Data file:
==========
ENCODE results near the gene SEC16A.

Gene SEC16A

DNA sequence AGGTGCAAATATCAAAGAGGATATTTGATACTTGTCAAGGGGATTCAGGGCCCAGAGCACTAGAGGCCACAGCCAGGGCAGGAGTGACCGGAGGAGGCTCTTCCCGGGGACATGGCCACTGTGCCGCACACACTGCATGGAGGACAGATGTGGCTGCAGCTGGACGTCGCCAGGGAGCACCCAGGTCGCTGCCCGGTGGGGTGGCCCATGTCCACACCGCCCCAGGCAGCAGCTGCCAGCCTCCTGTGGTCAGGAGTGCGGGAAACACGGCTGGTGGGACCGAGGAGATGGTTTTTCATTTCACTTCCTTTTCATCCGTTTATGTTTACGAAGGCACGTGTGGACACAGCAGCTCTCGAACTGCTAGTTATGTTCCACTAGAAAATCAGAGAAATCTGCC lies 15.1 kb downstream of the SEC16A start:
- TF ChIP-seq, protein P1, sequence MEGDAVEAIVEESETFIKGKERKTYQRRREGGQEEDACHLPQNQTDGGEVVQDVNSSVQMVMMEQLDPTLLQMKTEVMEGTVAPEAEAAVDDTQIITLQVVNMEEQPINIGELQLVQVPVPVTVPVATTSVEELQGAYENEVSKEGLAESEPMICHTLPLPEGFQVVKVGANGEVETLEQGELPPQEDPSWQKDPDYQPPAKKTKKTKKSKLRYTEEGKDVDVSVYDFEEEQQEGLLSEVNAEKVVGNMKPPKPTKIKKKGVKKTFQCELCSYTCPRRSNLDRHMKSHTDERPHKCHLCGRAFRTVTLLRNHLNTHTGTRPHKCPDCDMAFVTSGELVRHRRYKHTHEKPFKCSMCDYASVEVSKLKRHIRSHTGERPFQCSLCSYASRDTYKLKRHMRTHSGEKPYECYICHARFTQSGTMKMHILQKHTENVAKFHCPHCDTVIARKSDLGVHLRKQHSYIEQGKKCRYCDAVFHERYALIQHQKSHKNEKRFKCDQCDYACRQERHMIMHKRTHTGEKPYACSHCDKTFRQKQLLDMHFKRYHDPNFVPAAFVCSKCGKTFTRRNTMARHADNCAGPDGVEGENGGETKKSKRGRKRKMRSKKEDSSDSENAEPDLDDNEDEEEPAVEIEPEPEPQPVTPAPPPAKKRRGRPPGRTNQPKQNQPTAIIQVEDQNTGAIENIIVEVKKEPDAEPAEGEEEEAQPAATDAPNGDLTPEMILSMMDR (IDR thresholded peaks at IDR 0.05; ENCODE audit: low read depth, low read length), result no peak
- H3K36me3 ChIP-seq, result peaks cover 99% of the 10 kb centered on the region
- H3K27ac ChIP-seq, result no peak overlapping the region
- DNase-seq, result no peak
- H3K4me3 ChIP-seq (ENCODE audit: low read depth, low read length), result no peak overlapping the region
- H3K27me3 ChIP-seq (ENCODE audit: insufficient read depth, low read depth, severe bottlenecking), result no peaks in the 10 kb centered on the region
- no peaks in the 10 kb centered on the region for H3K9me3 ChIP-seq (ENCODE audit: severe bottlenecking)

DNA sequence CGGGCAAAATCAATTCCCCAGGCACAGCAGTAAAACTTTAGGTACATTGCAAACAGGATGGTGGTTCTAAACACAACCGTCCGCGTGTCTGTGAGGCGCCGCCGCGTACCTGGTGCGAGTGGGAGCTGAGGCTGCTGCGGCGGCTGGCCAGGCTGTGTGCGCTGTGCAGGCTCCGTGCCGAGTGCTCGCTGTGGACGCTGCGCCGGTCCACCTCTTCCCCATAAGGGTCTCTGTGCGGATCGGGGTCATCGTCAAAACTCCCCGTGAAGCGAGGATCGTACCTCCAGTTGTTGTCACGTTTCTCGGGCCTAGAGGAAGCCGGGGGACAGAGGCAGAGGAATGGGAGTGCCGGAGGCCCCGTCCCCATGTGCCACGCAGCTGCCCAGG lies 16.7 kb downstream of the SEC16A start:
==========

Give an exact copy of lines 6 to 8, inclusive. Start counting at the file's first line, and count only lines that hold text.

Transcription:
- H3K27ac ChIP-seq, result no peak overlapping the region
- DNase-seq, result no peak
- H3K4me3 ChIP-seq (ENCODE audit: low read depth, low read length), result no peak overlapping the region